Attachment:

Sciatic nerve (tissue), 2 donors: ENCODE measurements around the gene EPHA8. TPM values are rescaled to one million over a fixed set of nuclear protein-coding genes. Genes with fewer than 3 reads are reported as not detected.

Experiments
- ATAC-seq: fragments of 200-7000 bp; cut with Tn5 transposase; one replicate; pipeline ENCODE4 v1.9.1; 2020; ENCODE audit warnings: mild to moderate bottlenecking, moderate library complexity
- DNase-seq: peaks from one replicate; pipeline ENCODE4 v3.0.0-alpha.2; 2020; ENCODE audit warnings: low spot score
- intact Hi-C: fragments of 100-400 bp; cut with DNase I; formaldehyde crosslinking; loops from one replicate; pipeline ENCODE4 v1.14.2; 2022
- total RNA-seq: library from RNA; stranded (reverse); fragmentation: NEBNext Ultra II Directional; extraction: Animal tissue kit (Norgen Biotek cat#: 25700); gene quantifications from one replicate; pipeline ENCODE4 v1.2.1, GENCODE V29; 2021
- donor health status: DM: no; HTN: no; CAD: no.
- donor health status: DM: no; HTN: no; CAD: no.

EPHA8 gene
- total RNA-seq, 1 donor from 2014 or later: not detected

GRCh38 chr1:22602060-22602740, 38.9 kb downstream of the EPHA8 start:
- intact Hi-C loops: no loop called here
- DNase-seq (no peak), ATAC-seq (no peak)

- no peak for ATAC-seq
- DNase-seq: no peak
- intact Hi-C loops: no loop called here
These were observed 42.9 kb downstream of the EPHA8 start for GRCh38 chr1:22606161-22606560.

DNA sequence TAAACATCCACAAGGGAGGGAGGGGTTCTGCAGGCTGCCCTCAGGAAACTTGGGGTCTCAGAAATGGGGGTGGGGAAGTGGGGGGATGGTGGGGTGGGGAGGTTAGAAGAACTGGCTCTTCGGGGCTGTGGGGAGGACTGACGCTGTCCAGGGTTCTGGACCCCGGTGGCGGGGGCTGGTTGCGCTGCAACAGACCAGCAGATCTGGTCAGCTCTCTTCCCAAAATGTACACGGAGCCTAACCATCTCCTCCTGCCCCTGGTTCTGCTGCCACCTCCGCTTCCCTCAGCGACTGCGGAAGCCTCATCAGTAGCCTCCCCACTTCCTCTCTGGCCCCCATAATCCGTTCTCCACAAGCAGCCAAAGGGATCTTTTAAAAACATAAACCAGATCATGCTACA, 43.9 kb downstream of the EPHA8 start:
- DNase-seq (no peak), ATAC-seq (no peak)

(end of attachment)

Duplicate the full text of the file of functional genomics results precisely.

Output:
Sciatic nerve (tissue), 2 donors: ENCODE measurements around the gene EPHA8. TPM values are rescaled to one million over a fixed set of nuclear protein-coding genes. Genes with fewer than 3 reads are reported as not detected.

Experiments
- ATAC-seq: fragments of 200-7000 bp; cut with Tn5 transposase; one replicate; pipeline ENCODE4 v1.9.1; 2020; ENCODE audit warnings: mild to moderate bottlenecking, moderate library complexity
- DNase-seq: peaks from one replicate; pipeline ENCODE4 v3.0.0-alpha.2; 2020; ENCODE audit warnings: low spot score
- intact Hi-C: fragments of 100-400 bp; cut with DNase I; formaldehyde crosslinking; loops from one replicate; pipeline ENCODE4 v1.14.2; 2022
- total RNA-seq: library from RNA; stranded (reverse); fragmentation: NEBNext Ultra II Directional; extraction: Animal tissue kit (Norgen Biotek cat#: 25700); gene quantifications from one replicate; pipeline ENCODE4 v1.2.1, GENCODE V29; 2021
- donor health status: DM: no; HTN: no; CAD: no.
- donor health status: DM: no; HTN: no; CAD: no.

EPHA8 gene
- total RNA-seq, 1 donor from 2014 or later: not detected

GRCh38 chr1:22602060-22602740, 38.9 kb downstream of the EPHA8 start:
- intact Hi-C loops: no loop called here
- DNase-seq (no peak), ATAC-seq (no peak)

- no peak for ATAC-seq
- DNase-seq: no peak
- intact Hi-C loops: no loop called here
These were observed 42.9 kb downstream of the EPHA8 start for GRCh38 chr1:22606161-22606560.

DNA sequence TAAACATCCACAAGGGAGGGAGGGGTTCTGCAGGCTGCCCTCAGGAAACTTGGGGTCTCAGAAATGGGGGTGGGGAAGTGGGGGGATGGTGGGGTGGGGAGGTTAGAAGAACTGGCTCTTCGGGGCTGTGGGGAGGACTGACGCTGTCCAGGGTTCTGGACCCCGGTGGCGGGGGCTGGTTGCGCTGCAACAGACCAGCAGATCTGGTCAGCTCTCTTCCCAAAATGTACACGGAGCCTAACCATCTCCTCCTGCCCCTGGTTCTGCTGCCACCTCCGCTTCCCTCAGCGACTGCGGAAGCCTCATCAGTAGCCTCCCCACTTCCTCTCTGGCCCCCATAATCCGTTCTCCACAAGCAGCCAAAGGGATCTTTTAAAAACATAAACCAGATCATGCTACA, 43.9 kb downstream of the EPHA8 start:
- DNase-seq (no peak), ATAC-seq (no peak)